The challenge, of course, is that non-participation introduces error into the calculation of student achievement. Error is a feature of standardised testing, it doesn’t mean mistakes in the test itself, it rather is an estimation of the various ways that uncertainty emerges in predicting how proficient a student is in an entire domain based on a relatively small sample of questions that make up a test. The greater the error, the less precise (ie less reliable) the tests are. With regards to participation, the greater the non-participation, the more uncertainty is introduced into that prediction. 

The confusing thing in this decision is that NAPLAN has regularly had participation rates below 90% at various times among various cohorts. This participation data can be accessed here.  For example, in 2021 the average participation rates for Year 9 students were slightly below the 90% threshold in every domain yet this did not impact the release of the Preliminary Report.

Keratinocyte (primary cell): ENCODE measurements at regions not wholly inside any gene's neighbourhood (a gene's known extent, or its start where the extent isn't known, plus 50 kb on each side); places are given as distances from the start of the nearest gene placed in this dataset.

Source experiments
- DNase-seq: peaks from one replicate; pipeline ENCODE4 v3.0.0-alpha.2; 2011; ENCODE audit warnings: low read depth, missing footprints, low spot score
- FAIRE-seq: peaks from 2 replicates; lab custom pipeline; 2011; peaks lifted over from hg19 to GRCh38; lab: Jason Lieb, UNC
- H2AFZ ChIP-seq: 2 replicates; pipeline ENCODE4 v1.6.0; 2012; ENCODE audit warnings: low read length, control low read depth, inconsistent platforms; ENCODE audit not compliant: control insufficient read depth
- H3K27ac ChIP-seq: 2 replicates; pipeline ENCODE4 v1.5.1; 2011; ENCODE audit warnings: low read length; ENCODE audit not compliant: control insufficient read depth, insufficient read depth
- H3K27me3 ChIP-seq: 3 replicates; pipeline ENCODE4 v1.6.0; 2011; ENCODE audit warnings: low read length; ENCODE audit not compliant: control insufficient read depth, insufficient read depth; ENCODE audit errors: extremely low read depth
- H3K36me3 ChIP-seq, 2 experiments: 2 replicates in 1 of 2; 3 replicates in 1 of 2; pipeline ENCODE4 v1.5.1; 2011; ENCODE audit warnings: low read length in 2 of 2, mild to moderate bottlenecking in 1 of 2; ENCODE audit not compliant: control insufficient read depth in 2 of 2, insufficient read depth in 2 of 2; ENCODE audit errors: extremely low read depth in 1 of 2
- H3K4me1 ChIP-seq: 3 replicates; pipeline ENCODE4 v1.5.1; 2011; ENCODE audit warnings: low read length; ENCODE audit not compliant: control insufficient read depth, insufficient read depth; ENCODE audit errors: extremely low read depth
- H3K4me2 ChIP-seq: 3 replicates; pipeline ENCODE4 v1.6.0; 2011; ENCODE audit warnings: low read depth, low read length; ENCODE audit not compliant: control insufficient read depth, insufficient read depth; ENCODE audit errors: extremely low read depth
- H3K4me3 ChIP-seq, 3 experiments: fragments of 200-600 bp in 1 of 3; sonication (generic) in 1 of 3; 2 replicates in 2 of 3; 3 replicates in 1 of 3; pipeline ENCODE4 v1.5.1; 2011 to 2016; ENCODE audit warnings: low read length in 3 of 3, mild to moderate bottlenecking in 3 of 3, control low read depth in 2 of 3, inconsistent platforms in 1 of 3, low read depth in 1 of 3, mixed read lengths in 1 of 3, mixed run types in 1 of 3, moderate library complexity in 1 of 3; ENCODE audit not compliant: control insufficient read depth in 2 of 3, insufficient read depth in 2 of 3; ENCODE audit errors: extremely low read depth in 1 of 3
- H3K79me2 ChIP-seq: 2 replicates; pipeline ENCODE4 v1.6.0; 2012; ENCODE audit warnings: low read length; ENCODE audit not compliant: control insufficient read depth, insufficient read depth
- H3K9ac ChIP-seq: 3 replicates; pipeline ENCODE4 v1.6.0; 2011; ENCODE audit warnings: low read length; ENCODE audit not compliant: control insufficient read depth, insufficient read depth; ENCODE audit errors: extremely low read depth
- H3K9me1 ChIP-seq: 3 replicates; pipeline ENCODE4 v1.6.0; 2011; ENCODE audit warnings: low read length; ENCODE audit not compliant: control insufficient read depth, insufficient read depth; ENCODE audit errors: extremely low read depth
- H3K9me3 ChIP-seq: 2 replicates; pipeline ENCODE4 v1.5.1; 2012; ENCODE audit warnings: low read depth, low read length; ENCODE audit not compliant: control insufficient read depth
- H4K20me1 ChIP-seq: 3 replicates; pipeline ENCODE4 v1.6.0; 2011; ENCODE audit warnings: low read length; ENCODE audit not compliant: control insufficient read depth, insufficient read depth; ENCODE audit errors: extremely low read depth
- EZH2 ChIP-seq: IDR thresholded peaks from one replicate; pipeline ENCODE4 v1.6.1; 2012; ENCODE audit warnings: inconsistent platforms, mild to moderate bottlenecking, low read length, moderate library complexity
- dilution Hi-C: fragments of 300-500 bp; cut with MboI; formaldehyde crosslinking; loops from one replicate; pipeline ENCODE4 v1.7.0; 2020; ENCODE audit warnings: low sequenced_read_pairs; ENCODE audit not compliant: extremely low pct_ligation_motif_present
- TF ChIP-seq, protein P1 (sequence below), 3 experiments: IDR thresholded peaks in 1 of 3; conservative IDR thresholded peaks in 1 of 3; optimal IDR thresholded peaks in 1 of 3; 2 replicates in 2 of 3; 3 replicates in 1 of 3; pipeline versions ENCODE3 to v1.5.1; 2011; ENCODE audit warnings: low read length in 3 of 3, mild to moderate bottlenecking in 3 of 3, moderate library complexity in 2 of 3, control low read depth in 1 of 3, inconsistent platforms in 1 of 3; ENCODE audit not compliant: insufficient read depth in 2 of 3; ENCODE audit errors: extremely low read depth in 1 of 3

Table 1: Year 9 Participation in NAPLAN 2021 (generated from ACARA data)

These 2021 results are not an anomaly, they are a trend that has emerged over time. For example, in pre-pandemic 2018 the jurisdictions of Queensland, South Australia, ACT and Northern Territory did not reach the 90% threshold in any of the Year 9 domains. 

Table 2: Year 9 Participation in NAPLAN 2018 (generated from ACARA data)

Given these results above, the question remains why has participation affected the reporting of the 2022 results, but Year 9 results in 2018, or 2021, were not similarly affected?

At the outset, I am going to say that there is a degree of speculation in answering this question. Primarily, this is because even if participation declines to 85%, this is still a very large sample with which to predict the achievement of the population in a given domain, so it must be that something has not worked when they have tried to model the data. I am going to suggest three possible reasons: